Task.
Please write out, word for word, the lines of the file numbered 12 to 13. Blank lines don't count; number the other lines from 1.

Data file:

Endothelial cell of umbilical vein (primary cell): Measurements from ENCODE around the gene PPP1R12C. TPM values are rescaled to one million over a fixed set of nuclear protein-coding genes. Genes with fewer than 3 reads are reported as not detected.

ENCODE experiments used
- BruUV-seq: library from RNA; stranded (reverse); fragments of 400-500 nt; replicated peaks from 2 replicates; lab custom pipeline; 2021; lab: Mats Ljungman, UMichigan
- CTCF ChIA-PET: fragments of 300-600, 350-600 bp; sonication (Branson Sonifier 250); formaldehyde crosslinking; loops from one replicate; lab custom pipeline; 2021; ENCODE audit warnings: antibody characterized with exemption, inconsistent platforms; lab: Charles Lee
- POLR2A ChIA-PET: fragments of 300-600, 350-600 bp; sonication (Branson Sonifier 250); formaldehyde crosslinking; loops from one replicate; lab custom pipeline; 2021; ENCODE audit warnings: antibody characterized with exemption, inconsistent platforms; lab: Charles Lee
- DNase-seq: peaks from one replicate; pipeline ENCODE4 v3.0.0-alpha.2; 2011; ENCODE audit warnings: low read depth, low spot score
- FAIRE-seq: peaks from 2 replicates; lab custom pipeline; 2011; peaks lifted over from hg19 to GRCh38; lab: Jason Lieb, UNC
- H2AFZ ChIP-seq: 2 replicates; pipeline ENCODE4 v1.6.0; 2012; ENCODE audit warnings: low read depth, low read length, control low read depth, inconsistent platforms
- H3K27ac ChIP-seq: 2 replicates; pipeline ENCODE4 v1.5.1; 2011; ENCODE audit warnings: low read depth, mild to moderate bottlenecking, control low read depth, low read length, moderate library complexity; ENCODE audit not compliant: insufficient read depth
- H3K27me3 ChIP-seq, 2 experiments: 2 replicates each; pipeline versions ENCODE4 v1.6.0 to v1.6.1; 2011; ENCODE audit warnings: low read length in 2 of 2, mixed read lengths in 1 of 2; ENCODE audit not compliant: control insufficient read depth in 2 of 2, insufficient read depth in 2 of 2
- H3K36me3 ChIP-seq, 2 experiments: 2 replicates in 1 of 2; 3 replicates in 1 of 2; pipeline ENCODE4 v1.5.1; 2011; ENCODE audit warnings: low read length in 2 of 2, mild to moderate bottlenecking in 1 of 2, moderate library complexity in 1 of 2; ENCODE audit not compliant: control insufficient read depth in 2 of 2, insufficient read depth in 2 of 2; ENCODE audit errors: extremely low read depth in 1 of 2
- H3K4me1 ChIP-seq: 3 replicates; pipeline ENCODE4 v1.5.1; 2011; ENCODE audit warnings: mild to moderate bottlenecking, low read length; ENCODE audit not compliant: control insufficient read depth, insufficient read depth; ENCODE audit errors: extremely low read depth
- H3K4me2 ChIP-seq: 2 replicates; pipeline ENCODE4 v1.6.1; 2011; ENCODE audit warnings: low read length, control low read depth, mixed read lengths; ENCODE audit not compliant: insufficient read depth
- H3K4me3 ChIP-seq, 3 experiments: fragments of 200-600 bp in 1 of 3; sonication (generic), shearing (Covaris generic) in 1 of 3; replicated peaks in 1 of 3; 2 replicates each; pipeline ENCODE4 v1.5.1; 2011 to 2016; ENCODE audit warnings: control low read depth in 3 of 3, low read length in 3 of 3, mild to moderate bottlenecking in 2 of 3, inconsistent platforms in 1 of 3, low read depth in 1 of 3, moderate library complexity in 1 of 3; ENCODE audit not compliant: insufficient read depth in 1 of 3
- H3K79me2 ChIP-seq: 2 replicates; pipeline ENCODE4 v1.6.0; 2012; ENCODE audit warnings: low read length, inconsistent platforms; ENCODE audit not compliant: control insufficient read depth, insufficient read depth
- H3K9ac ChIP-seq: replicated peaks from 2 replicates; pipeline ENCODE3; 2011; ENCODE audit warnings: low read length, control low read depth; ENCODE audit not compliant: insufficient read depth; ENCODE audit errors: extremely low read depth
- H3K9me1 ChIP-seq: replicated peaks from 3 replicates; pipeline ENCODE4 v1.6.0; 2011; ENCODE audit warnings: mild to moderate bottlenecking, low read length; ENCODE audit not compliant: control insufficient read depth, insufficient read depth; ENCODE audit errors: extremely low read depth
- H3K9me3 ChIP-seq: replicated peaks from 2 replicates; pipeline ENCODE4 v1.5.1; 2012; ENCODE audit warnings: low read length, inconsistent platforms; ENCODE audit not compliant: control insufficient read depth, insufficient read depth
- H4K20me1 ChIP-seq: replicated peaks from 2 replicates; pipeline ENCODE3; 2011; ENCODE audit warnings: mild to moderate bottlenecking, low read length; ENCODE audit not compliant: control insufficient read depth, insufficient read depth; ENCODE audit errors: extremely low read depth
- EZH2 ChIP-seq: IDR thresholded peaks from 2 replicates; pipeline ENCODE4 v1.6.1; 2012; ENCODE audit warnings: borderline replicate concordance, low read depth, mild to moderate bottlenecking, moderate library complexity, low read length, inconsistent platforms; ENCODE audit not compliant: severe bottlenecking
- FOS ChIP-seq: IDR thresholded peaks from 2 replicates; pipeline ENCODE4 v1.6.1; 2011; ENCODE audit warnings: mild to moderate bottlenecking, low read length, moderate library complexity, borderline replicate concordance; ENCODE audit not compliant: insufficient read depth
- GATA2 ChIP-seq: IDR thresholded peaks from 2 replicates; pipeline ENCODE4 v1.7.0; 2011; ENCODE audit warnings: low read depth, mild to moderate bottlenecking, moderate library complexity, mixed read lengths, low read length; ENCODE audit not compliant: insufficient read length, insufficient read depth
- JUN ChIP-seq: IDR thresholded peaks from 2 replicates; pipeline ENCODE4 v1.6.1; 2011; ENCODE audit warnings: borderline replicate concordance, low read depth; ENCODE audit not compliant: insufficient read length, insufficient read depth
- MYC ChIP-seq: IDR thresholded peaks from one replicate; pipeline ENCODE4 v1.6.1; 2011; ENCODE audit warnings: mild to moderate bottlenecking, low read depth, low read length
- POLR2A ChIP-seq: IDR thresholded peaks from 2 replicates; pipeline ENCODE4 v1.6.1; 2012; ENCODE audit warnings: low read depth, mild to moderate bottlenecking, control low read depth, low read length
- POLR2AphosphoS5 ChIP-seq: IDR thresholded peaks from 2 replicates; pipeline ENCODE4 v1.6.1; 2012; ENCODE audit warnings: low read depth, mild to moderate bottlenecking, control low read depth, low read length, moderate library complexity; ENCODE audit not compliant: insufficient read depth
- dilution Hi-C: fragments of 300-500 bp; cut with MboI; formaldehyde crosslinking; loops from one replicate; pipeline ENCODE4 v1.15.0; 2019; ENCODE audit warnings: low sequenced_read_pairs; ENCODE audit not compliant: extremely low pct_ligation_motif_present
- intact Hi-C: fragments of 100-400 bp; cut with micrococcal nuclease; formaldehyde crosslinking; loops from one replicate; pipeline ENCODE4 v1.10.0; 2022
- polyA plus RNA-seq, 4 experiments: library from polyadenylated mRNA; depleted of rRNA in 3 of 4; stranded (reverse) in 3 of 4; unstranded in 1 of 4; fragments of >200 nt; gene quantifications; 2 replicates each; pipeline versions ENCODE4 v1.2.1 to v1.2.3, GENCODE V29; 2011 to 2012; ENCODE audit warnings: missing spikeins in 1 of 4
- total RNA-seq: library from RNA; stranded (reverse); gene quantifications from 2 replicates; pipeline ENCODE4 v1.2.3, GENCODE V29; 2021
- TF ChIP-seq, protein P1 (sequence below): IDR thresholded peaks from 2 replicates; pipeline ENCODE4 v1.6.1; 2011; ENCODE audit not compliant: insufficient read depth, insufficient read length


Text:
- H3K4me1 ChIP-seq: 3 replicates; pipeline ENCODE4 v1.5.1; 2011; ENCODE audit warnings: mild to moderate bottlenecking, low read length; ENCODE audit not compliant: control insufficient read depth, insufficient read depth; ENCODE audit errors: extremely low read depth
- H3K4me2 ChIP-seq: 2 replicates; pipeline ENCODE4 v1.6.1; 2011; ENCODE audit warnings: low read length, control low read depth, mixed read lengths; ENCODE audit not compliant: insufficient read depth